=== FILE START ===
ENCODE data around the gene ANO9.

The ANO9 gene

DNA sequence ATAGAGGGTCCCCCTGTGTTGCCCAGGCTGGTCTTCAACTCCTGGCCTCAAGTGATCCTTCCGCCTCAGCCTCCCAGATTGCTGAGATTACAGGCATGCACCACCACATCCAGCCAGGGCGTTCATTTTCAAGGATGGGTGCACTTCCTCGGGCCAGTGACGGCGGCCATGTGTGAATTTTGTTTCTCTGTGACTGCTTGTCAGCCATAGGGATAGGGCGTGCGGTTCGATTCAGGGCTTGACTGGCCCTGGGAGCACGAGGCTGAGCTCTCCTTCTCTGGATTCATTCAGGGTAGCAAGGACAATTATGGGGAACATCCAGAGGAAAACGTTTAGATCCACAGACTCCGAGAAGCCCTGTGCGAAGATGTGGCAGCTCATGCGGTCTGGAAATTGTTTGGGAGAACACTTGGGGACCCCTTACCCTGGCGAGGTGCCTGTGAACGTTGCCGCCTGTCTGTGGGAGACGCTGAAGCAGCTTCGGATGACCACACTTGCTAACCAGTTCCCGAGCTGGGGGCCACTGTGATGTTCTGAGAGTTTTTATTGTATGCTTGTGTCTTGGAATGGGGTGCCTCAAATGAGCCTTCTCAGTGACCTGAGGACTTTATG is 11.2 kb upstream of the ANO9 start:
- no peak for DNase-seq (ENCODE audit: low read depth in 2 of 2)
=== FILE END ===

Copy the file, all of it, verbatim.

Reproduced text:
ENCODE data around the gene ANO9.

The ANO9 gene

DNA sequence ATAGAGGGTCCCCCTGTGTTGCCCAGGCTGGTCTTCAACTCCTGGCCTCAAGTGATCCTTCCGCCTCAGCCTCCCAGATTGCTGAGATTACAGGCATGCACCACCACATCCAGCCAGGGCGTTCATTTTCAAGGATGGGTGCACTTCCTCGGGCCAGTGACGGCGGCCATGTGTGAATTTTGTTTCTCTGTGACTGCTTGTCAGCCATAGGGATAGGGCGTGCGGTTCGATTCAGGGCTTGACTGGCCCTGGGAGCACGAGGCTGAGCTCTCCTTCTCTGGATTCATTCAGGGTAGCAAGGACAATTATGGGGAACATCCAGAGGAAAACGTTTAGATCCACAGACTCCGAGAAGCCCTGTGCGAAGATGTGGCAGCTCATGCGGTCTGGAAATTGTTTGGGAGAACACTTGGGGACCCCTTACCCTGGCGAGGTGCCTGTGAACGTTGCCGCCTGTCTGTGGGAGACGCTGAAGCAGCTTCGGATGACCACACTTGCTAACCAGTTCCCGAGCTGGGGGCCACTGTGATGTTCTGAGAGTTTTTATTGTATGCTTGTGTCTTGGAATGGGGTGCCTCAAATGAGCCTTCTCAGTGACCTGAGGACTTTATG is 11.2 kb upstream of the ANO9 start:
- no peak for DNase-seq (ENCODE audit: low read depth in 2 of 2)